MANILA - Over the past decade, the incidence of child labor in the Philippines increased by almost 30 percent from 4.2 million in 2001 to 5.5 million last year, the 2011 Survey on Children of the National Statistics Office (NSO) indicate, alarming both the Federation of Free Workers (FFW) and the International Labor Organization (ILO). The NSO, which ran a survey on working children last year, also said the number of children engaged in hazardous work increased by 25 percent from 2.4 million in 2001 to 3 million 2011. Hazardous child labor was higher among boys, with 66.8 percent as compared to girls with 33.2 percent. Central Luzon (10.6 percent), Bicol (10.2 percent), Western Visayas (8.5 percent), Northern Mindanao (8.2 percent) and Central Visayas (7.3 percent) were the regions with the highest incidence of hazardous child labor.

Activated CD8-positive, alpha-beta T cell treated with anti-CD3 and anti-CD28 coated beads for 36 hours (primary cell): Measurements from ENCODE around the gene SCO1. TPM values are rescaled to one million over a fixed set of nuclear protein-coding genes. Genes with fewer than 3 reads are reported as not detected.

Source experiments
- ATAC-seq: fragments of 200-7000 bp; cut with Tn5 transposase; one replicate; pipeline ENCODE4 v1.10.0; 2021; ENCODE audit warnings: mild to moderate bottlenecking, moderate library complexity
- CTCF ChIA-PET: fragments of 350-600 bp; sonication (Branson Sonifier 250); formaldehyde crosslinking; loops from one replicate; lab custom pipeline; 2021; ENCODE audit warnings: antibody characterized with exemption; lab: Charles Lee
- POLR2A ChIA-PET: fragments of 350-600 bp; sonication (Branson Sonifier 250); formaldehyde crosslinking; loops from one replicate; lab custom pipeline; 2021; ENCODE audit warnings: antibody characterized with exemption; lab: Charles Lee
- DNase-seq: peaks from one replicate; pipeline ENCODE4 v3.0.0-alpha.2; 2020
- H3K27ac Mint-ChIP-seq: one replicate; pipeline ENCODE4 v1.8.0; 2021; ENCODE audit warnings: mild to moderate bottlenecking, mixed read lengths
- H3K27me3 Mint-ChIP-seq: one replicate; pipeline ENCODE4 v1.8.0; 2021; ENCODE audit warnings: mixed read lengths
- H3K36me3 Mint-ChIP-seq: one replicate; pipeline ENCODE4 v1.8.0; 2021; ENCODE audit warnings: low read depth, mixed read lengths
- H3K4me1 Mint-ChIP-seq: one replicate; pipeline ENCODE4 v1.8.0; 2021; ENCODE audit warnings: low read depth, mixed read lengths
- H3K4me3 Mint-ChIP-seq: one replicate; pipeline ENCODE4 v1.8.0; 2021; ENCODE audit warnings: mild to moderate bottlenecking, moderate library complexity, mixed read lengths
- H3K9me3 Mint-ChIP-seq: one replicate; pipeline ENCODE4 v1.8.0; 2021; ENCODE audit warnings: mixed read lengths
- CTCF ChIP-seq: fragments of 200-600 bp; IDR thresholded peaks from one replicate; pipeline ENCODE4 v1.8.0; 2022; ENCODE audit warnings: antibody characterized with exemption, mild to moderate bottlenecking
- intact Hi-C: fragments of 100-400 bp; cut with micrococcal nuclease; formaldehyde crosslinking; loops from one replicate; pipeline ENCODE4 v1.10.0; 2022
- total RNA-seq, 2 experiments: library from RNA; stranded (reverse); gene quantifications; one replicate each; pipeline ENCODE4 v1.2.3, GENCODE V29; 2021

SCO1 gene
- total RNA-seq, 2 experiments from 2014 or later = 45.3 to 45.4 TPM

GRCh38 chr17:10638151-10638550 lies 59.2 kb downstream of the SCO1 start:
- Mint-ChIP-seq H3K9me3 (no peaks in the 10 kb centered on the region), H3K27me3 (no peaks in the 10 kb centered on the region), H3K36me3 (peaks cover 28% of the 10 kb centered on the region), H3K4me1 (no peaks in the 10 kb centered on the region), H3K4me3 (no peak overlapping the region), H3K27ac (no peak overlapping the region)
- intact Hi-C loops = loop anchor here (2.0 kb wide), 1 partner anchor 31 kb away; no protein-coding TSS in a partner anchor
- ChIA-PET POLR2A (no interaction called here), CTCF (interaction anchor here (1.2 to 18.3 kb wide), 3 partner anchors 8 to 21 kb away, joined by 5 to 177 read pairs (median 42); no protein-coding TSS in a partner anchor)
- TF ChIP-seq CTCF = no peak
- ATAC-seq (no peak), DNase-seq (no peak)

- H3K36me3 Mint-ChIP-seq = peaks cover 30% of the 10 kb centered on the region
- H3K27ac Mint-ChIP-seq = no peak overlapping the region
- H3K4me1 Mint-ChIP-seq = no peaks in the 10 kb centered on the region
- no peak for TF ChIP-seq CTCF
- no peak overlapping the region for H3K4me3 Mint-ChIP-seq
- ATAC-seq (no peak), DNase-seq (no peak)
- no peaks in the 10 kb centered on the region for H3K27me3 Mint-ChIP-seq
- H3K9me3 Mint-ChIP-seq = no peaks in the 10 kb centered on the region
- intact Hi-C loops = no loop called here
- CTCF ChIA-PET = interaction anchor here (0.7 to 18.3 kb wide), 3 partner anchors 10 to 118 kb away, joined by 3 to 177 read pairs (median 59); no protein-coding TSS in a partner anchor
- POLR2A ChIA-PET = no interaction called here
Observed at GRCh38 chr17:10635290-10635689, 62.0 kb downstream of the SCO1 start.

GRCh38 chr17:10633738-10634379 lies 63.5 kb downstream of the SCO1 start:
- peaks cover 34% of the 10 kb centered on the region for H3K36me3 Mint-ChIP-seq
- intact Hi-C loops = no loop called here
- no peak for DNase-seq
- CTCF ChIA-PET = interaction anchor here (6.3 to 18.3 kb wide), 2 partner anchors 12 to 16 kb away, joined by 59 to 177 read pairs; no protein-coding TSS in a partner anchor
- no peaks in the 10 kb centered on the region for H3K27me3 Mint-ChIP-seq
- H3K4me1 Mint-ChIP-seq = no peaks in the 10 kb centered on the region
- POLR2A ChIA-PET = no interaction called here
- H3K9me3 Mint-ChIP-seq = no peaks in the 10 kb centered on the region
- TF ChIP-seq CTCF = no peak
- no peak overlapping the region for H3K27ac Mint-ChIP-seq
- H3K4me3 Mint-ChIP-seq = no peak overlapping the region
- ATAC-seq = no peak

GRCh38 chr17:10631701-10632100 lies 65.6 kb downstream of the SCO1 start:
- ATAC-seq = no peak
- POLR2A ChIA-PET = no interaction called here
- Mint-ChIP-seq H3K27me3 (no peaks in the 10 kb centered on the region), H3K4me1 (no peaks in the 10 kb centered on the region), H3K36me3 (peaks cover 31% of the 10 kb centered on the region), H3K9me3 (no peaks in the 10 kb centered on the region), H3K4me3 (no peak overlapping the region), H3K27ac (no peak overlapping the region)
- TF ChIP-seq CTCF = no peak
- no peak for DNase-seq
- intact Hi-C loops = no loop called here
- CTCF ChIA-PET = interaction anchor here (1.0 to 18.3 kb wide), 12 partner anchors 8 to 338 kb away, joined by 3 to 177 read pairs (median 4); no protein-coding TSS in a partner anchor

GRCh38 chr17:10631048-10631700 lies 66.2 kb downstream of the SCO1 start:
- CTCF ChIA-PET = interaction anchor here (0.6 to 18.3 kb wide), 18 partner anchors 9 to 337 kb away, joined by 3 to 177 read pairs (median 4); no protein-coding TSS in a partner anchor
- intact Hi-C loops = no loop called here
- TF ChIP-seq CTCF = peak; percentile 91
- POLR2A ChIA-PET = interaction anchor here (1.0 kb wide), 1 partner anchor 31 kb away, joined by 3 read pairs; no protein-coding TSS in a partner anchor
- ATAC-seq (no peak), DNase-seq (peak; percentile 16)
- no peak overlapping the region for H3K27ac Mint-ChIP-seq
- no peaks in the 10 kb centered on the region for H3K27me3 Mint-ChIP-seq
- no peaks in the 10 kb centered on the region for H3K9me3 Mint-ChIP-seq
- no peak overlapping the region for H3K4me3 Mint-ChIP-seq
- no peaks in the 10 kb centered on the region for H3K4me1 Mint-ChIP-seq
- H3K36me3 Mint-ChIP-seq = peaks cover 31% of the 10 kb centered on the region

NSO gave its findings today during the Philippine Celebration of World Day Against Child Labor in Pasig. The survey was made of the 29 million Filipino children, aged 5-17 years old. The same survey revealed that farms are the most common place of work (55.4 percent) of children. Some 12 percent work in their own homes as a part of a family enterprise. Those working in the streets and working at sea similarly account for 9 percent of where working children are found. Root of child labor
“We have to get to the root of child labor which is linked with poverty and lack of decent and productive work. While we strive to keep children in school and away from child labor, we need to ensure decent and productive work for parents and basic social protection for families,” said ILO Country Director for the Philippines Lawrence Jeff Johnson.
Hazardous child labor is defined as being likely to harm children’s health, safety or morals by its nature or circumstances. Children may be directly exposed to obvious work hazards such as sharp tools or poisonous chemicals. Other hazards for child laborers may be less apparent, such as the risk of...
Please join StudyMode to read the full document